A New Means to Display 3D Images at a Long Distance


3D – A team of researchers at the Kanagawa Institute of Technology (Kanagawa, Japan) headed by Masahiro Suzuki are addressing an interesting issue in 3D technology: development of a display system that is capable of presenting 3D imagery at a long distance. In the context of this work, a “long distance” means up to hundreds of yards. This is a considerably greater distance than images typically formed by current 3D display systems.

The reason that a display system having this long range capability is needed, is the advent of outdoor applications for which 3D imagery is a part of the desired solution. Perhaps one of the more interesting of these outdoor applications might be in an automobile navigation system. In such a system, navigation imagery is displayed in the space in front of the windshield and overlays the user’s view of the real world. The researchers suggest that the most intuitive and intelligible way of presenting such navigation imagery is to display the 3D images carefully aligned to the positions in real space as the features/objects used by the navigational system. One example in the vehicle navigation application that can be used to illustrate the need for the use of 3D imagery at a long distance is providing an arrow for directional guidance at an upcoming intersection that is tens to even hundreds of yards ahead.

It is certainly true that a conventional 3D display system, one based on the use of optical disparity as a depth cue, can produce 3D images that can be positioned at a range of distances. However, such conventional 3D displays are limited in their ability to provide refined distance information to a user when the virtual objects are at a large distance. This is a consequence of the characteristics of human vision. As an example, based on disparity alone, a user might just be able to detect a 20 yard difference in object distance when the object is about 200 yards away.

Since a simple disparity based approach alone does not meet the requirements for an in-vehicle navigation system, the researchers are developing a new 3D display methodology. The most recent results of the team were posted in a June 17th online article that is available for purchase here. The article will be published in Displays, Volume 35, Issue 4, October 2014, Pages 213-219.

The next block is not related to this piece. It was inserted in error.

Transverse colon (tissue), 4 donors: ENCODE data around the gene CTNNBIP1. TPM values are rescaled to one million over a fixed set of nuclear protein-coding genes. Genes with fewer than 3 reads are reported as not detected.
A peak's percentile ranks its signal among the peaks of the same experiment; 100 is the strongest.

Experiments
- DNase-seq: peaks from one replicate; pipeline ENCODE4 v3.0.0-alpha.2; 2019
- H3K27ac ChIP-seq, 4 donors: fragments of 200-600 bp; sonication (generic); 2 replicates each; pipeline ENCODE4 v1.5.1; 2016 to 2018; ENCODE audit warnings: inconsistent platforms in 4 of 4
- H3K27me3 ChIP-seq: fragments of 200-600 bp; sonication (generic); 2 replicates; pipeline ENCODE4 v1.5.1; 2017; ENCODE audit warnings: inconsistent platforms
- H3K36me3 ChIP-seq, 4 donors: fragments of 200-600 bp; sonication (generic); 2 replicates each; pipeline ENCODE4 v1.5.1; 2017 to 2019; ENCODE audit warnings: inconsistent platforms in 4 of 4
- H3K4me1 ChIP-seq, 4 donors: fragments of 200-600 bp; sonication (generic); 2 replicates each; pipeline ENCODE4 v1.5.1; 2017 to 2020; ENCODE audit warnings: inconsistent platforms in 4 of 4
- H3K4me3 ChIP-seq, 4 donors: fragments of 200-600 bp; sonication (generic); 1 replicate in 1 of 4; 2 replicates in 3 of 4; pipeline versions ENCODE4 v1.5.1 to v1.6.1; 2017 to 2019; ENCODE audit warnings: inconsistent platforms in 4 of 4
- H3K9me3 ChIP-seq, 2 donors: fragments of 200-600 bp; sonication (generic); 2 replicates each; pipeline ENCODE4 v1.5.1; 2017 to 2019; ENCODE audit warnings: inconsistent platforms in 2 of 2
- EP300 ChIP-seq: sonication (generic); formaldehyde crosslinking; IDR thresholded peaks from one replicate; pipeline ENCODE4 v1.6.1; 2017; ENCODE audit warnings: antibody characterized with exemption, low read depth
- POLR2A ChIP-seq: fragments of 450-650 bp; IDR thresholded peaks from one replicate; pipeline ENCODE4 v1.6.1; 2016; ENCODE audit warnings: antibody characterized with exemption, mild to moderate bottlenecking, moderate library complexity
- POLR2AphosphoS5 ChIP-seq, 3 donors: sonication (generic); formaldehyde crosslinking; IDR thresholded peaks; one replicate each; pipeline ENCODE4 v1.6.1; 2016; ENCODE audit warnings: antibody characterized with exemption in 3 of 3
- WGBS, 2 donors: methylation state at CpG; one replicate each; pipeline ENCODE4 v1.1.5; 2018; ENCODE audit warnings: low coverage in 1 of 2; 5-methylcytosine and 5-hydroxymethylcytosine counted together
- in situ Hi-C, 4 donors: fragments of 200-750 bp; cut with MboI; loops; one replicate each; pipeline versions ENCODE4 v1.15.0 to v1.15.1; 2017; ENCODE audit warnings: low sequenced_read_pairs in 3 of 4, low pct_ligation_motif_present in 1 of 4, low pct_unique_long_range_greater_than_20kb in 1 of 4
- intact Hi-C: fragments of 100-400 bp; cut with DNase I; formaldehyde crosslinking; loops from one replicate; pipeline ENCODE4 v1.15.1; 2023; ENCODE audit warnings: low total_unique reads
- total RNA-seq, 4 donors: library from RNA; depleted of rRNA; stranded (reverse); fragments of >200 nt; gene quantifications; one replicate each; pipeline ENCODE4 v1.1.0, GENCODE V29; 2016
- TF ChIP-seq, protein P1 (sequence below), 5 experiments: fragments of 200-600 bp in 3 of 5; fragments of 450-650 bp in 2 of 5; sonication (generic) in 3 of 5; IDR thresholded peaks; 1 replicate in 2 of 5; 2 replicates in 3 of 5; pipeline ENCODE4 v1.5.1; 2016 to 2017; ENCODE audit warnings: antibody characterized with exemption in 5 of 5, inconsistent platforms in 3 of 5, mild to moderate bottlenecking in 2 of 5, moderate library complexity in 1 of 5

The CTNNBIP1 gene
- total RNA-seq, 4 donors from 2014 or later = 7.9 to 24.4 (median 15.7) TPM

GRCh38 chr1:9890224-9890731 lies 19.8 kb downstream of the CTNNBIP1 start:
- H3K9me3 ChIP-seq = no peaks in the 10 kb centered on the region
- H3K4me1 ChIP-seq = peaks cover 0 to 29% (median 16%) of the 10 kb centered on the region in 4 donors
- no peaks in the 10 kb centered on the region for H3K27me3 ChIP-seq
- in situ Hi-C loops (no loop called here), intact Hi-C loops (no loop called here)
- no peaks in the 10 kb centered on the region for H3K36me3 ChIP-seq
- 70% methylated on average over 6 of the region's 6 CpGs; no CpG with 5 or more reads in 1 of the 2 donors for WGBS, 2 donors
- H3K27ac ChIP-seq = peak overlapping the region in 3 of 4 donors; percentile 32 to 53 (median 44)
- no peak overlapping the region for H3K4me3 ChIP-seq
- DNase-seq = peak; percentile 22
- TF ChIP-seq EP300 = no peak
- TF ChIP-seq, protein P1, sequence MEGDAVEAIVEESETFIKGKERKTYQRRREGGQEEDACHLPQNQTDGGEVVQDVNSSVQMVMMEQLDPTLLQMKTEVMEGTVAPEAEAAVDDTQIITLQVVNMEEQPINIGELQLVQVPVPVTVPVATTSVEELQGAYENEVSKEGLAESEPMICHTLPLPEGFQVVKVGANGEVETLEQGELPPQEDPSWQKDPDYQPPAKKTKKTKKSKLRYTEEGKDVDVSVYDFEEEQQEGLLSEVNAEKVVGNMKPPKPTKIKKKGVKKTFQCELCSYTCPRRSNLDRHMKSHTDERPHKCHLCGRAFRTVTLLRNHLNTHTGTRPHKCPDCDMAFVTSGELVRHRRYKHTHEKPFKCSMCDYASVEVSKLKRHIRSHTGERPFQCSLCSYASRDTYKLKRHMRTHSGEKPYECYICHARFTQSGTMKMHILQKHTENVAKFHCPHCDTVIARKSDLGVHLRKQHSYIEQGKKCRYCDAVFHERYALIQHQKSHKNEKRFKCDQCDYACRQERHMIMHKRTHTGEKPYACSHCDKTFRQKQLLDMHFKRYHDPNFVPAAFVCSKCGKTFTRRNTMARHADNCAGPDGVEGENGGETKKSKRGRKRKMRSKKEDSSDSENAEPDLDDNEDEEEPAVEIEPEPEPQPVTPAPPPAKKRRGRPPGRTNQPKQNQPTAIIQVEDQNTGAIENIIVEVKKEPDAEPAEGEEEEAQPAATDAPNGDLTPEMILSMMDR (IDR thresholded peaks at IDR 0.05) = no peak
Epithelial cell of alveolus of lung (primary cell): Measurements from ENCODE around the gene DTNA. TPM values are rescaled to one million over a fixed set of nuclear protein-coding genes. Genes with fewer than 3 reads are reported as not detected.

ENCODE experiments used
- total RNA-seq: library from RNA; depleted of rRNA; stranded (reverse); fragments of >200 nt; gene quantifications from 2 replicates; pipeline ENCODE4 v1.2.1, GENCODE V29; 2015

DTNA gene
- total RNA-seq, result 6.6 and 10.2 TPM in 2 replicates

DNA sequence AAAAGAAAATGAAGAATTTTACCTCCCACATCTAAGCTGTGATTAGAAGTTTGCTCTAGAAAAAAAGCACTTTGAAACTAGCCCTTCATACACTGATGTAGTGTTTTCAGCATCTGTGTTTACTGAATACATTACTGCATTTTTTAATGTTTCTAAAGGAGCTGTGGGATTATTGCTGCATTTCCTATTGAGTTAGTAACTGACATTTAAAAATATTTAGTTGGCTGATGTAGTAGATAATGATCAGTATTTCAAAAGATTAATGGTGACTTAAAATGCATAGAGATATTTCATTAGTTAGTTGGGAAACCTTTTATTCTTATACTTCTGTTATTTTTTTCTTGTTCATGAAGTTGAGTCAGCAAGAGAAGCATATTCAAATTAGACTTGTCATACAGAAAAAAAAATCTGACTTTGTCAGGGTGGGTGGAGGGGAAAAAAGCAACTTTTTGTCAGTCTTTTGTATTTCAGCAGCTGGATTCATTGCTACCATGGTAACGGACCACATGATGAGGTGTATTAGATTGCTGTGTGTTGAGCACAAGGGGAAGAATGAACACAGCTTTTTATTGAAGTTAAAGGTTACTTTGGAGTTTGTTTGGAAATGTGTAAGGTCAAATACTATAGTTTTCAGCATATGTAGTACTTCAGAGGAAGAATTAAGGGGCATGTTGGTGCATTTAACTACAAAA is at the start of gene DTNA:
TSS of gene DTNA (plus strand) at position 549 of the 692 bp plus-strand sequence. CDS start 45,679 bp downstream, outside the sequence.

The principle behind the new display technology derives from previous studies on human visual perception that have shown that changing object size strongly affects the perception of object distance. In the proposed system, the size of 3D virtual objects are smoothly changed as an additional cue to depth perception. In the navigation system application, the size of the change in virtual objects is determined based on the forward motion of the vehicle. This size adjustment is applied only to those 3D objects that are presented beyond a given distance from the vehicle. Going back to the previous example, as the user approaches an intersection, the virtual 3D directional arrow would be made to smoothly increase in size.

The article goes on to describe the results of experiments performed to evaluate the feasibility of the proposed approach to 3D at a distance. The evaluations consisted of subjective tests using a moving mini-van in which observers were presented a test pattern that overlaid the view of the real world seen through the windshield. The optical system utilized by the researchers is illustrated in the figure below.


The results obtained from these subjective tests demonstrated the ability to produce useful 3D images when the 3D objects were at a distance from tens to hundreds of yards. In future work, the researchers plan to further investigate the relation between range, vehicle velocity and object growth rate that can be usefully applied to the proposed display. -Arthur Berman

Kanagawa Institute of Technology, Masahiro Suzuki, +81-46-291-3315, [email protected]